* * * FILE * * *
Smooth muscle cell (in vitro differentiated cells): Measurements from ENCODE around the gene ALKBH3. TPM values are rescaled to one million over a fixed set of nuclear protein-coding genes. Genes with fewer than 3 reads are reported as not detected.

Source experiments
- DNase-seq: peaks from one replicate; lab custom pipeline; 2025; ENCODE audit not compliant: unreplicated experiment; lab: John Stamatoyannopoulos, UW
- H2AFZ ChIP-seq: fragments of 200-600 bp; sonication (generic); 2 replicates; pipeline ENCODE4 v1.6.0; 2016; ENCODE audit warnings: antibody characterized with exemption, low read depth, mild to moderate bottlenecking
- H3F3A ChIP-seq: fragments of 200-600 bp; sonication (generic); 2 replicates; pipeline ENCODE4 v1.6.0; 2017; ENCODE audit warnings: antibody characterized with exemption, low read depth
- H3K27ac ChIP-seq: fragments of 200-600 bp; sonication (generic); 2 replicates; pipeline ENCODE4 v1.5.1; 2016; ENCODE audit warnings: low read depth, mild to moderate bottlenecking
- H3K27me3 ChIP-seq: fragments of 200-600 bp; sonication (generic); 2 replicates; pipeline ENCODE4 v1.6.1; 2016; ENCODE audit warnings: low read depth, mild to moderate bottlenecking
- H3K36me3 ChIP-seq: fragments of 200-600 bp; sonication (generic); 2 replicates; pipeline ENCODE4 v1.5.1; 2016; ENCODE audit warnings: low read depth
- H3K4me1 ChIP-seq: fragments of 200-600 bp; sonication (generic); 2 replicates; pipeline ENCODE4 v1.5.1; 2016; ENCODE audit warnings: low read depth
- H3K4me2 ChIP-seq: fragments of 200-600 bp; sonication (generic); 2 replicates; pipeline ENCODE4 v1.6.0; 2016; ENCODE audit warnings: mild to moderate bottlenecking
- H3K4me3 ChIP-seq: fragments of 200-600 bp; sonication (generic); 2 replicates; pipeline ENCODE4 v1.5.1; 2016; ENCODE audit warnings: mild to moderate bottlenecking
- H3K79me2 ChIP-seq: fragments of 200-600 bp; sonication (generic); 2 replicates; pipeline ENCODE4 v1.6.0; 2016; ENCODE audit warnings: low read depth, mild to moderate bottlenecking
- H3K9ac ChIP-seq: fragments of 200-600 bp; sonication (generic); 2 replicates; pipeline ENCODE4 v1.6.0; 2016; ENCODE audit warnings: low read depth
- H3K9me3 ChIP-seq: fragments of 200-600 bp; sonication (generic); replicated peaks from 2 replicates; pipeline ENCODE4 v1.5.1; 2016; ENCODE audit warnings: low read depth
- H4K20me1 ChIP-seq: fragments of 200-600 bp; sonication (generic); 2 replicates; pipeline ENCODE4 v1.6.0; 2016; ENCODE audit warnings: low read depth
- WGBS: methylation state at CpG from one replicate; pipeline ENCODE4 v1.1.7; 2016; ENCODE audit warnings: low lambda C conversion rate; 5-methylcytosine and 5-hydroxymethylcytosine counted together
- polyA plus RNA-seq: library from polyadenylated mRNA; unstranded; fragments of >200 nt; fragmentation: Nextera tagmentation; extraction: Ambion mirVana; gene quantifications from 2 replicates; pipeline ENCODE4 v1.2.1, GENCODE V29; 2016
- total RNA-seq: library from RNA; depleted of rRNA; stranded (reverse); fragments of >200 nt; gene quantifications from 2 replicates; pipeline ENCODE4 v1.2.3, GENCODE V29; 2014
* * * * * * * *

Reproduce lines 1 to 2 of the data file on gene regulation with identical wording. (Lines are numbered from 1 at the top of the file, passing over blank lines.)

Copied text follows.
Smooth muscle cell (in vitro differentiated cells): Measurements from ENCODE around the gene ALKBH3. TPM values are rescaled to one million over a fixed set of nuclear protein-coding genes. Genes with fewer than 3 reads are reported as not detected.

Source experiments